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Eye on eastern Ladakh, new Army division likely to be raised this year

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A long-pending plan to raise a new Army division for possible deployment in eastern Ladakh is likely to be implemented this year as part of a series of changes for Jammu and Kashmir (J&K) and the Ladakh region

According to sources, the Army is considering raising the 72 Division — which was to originally function under the 17 Mountain Strike Corps (MSC) based in Panagarh (West Bengal) — for possible deployment in eastern Ladakh under the Northern Command.

A division has approximately 14,000 to 15,000 troops. However, instead of recruiting additional manpower, the Army is likely to reorganise existing personnel for deployment in the new division from other formations.

A strike corps is responsible for offensive trans-border action. Currently, the Army has four strike corps — the Mathura-based 1 Corps, Ambala-based 2 Corps, Bhopal-based 21 Corps, and 17 MSC in Panagarh.

However, till 2021, only the 17 MSC — which was partially raised then — was focused on China. The other three were focussed on Pakistan.

But in the backdrop of the military standoff with China which began in 2020, a restructuring was carried out in 2021 to keep two of the strike corps for the mountains facing China. The 1 Corps and 17 Corps were restructured to focus on the northern and eastern borders to tackle Chinese threats.

The role of the 1 Corps was reoriented to focus on the northern borders with China with two infantry divisions. The 17 Corps was given an additional division from an existing corps to focus on the eastern theatre. Some elements of the 17 Corps were deployed in eastern Ladakh in the backdrop of the military standoff with China.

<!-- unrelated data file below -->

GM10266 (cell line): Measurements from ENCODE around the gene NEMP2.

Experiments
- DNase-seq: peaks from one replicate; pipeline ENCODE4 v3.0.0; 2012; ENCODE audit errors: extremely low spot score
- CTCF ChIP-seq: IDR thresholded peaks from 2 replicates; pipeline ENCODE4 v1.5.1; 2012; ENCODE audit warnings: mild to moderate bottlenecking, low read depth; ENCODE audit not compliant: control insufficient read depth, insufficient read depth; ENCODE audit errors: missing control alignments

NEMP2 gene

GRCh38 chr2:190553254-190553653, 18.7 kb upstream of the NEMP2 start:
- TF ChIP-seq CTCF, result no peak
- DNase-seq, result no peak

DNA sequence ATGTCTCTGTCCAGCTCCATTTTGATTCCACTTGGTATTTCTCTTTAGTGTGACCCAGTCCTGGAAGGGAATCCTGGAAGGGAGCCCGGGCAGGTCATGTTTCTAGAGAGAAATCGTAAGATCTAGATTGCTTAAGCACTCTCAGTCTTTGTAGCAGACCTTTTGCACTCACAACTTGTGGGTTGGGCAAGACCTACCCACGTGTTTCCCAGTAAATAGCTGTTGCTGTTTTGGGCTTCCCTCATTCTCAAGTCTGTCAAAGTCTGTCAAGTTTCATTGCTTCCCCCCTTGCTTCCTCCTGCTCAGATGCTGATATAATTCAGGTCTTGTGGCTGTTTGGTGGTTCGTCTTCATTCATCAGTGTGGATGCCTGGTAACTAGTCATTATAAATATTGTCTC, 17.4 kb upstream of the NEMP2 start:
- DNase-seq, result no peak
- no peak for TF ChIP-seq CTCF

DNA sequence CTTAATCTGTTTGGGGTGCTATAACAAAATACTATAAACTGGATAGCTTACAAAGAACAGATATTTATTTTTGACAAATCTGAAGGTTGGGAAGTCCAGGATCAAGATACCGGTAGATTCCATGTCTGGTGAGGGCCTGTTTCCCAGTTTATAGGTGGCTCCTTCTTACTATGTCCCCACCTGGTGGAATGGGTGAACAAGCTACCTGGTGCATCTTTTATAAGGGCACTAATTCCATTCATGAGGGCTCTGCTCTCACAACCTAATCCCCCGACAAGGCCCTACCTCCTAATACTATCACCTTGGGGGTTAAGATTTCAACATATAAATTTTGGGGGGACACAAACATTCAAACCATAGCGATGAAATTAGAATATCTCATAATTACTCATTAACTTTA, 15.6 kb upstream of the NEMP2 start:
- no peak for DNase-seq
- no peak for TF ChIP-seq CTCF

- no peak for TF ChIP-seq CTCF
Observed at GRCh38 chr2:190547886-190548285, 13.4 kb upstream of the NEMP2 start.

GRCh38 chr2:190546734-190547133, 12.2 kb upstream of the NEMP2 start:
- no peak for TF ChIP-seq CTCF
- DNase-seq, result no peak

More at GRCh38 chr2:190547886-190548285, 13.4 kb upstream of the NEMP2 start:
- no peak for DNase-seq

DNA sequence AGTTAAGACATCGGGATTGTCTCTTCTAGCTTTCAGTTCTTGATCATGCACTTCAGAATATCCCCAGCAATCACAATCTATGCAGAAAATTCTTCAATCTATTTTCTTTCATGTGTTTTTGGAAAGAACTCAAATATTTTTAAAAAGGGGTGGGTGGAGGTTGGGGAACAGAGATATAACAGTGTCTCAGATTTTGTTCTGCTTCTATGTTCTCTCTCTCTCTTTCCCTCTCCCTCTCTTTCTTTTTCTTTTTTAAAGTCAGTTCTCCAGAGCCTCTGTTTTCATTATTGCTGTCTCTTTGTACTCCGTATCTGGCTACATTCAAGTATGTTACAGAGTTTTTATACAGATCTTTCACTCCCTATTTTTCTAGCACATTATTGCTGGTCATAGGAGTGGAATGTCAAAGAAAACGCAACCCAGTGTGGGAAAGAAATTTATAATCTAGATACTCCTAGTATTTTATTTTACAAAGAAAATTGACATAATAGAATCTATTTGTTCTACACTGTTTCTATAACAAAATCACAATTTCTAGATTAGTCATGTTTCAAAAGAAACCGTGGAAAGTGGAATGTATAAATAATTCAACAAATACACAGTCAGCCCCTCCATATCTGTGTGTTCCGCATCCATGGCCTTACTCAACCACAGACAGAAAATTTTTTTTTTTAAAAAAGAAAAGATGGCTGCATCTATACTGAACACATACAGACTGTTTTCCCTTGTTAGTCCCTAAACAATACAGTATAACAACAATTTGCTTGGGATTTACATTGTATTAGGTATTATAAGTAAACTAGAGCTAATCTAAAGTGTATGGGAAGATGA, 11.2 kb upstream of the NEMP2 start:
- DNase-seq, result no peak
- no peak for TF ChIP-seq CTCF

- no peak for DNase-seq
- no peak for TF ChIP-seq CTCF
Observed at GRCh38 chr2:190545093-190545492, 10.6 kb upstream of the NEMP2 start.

When the 17 MSC was sanctioned in 2013, it was to have two divisions. However, only the Panagarh-based 59 Division was raised; the 72 Division was among the raisings shelved due to financial constraints.

The plan to raise this division was discussed by the Army top brass recently. However, instead of functioning as a strike corps division under the 17 MSC, it was decided to bring it under the Northern Command for possible deployment in eastern Ladakh. Sources said the new division may or may not be renamed.

According to sources, once the new division is effectively deployed in eastern Ladakh, the long-term deployment of troops in the entire Northern Command will be re-assessed.

While the security situation in the Valley is relatively stable, the 16 Corps, which looks after the areas south of the Pir Panjal range, has seen a series of high impact terror attacks in the last three years.

According to officials, the shifting of a Rashtriya Rifles force from the area to eastern Ladakh created a void, and this was subsequently addressed by moving in troops from reserve formations and strike corps, thus affecting the training of troops as well as their peacetime profile.

“If implemented, the exercise will aim at keeping a stable and balanced deployment in the entire command theatre and also keep the strike corps ready as per their roles,” an official said, adding that the reserve formations will continue to train and be available in situ for any emergent deployment within a short timeframe.

India and China pushed in nearly 50,000-60,000 troops each along the Line of Actual Control (LAC) following the deadly clashes in the Galwan Valley in June 2020. Friction points such as Galwan Valley, north and south banks of Pangong Tso and the Gogra-Hot Springs area have seen some resolution in the last three years with the creation of buffer zones. Legacy friction points such as Depsang Plains and Demchok are yet to see any disengagement.

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